Timberwolves’ Legal Options
[pullquote align=”right” cite=”” link=”” color=”” class=”” size=””]The big showdown in this case will likely revolve around whether or not Plaintiffs are able to certify a class action.[/pullquote]
In Minnesota, Defendants have only 20 days to respond to the Complaint after service (although the parties can agree to extend this deadline). Here, the exact service date is unknown but the Complaint was filed with the court on March 3rd meaning that it was likely served that day or shortly thereafter. Thus, the Timberwolves have a tight turnaround to either (a) file an answer (admitting or denying each allegation) or (b) ask the court to dismiss all or part of the lawsuit.
The big showdown in this case will likely revolve around whether or not Plaintiffs are able to certify a class action. If they fail to do so, Plaintiffs damages will be minimal – just a fraction of the price of the two Plaintiffs season ticket plans. However, if a class is certified, the potential damages figure could grow exponentially and include a significant portion of the Timberwolves’ $22 Million in ticket sales plus attorneys fees.
Another thing to keep in mind is that the Timberwolves may have an indemnification agreement with Flash Seats, which means that Flash Seats has agreed to bear the monetary costs tied to any litigation over the ticketing system. If this is the case – and keep in mind that this lawsuit is just as important (if not more) to Flash Seats as it is the Timberwolves – Flash Seats may have a hand in guiding the legal strategy.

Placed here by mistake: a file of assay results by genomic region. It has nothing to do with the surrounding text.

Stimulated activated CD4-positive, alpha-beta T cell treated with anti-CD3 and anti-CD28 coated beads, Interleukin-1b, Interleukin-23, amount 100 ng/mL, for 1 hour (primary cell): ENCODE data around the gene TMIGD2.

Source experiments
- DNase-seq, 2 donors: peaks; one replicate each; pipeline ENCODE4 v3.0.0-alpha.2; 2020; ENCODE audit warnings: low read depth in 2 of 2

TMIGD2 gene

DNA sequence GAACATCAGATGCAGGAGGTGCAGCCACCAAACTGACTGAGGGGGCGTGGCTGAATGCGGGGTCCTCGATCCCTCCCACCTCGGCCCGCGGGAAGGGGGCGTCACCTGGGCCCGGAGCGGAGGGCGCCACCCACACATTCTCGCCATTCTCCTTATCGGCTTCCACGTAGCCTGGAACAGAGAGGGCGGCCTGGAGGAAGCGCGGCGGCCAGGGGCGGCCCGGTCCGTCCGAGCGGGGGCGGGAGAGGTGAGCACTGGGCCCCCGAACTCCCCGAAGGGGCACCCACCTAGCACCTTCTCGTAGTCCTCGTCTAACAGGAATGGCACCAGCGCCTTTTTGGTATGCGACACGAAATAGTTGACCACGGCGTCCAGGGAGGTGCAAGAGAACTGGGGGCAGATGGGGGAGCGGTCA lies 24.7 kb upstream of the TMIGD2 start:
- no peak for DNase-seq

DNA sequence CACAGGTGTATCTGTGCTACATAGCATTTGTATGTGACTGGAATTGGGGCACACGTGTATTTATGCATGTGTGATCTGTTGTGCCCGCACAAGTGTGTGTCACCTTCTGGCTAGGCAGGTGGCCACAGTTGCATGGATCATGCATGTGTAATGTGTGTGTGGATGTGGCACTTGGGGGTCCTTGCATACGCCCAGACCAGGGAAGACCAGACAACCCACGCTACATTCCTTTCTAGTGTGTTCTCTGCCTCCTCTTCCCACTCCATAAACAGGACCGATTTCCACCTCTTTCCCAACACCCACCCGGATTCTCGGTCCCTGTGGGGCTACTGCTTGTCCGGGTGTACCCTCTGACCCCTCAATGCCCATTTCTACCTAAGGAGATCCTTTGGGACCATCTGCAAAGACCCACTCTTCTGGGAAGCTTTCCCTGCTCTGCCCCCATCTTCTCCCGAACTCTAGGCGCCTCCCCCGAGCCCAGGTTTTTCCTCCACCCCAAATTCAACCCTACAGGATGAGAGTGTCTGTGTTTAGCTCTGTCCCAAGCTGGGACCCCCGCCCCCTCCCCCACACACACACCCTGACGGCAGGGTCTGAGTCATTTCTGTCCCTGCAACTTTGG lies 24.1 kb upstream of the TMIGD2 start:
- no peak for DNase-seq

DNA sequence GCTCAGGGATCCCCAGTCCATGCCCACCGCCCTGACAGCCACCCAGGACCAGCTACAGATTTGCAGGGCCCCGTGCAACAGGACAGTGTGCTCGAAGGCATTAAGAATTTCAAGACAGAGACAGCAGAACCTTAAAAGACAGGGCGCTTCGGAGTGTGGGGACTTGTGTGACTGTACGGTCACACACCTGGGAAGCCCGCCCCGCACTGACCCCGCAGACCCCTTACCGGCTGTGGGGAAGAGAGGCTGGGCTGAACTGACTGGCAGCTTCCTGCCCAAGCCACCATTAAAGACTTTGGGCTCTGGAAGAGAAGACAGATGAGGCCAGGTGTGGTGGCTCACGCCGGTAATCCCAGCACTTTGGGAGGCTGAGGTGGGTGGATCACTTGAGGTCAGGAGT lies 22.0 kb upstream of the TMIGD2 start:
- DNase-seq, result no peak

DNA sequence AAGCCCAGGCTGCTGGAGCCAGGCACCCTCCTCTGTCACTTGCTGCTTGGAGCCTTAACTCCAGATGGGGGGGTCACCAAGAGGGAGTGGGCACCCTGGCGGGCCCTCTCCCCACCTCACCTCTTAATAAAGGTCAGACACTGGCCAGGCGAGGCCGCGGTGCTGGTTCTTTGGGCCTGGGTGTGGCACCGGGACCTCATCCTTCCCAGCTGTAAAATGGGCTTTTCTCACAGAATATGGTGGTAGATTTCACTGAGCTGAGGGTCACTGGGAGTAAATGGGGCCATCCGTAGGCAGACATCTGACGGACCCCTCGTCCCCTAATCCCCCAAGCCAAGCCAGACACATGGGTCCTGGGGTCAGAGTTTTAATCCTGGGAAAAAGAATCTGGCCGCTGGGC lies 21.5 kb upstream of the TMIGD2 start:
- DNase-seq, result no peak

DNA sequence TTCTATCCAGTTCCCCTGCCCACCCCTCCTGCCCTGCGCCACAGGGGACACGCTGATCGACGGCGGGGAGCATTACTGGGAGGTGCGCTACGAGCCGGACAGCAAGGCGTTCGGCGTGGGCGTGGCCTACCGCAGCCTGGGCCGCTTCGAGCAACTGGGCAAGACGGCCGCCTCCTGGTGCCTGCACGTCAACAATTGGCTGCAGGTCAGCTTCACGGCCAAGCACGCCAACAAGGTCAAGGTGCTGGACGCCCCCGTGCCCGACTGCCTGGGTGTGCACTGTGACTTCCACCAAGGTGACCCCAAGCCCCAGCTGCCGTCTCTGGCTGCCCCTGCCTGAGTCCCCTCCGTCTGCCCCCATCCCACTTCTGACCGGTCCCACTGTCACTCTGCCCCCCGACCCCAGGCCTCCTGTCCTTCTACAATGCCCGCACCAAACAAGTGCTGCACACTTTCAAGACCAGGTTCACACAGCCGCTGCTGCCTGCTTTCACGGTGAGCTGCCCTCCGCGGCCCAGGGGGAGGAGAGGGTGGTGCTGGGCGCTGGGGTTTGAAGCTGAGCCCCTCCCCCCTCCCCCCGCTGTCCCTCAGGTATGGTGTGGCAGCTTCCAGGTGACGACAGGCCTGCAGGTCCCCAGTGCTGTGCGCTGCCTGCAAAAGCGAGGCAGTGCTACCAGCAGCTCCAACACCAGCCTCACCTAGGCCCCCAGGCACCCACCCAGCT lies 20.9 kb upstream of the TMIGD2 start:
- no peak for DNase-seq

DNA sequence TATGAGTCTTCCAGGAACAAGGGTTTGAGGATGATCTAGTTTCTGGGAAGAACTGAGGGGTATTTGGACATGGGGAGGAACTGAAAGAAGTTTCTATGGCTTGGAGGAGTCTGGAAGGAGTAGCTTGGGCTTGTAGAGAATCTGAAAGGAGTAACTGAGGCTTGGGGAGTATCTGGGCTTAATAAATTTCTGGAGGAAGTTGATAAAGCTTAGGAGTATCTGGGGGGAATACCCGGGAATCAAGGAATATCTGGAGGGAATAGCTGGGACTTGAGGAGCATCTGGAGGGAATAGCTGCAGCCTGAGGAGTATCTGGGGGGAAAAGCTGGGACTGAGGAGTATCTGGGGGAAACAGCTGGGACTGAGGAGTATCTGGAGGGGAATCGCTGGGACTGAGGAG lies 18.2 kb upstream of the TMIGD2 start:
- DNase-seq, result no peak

No doubt that other professional teams will be paying close attention to this lawsuit. If the Plaintiffs are able to certify a class – drastically increasing their chances of obtaining a favorable judgment or (more likely) settlement – this could be a major hit to the push for offering exclusively electronic tickets and potentially lead to other similar lawsuits against other teams.
It is more likely, however, that electronic tickets are here for good. This lawsuit (and potentially others) will instead provide a roadmap of how to design and implement a system that is legally viable moving forward. For example, if the court finds that the Timberwolves restrictions on the secondary market breached the parties contract because no notice was given, similar ticketing policies are likely to not be implemented midseason and would include explicit notice in the season ticket offering. No matter the outcome, this will be a fascinating case study that will impact the way we come and go from games and events in the future.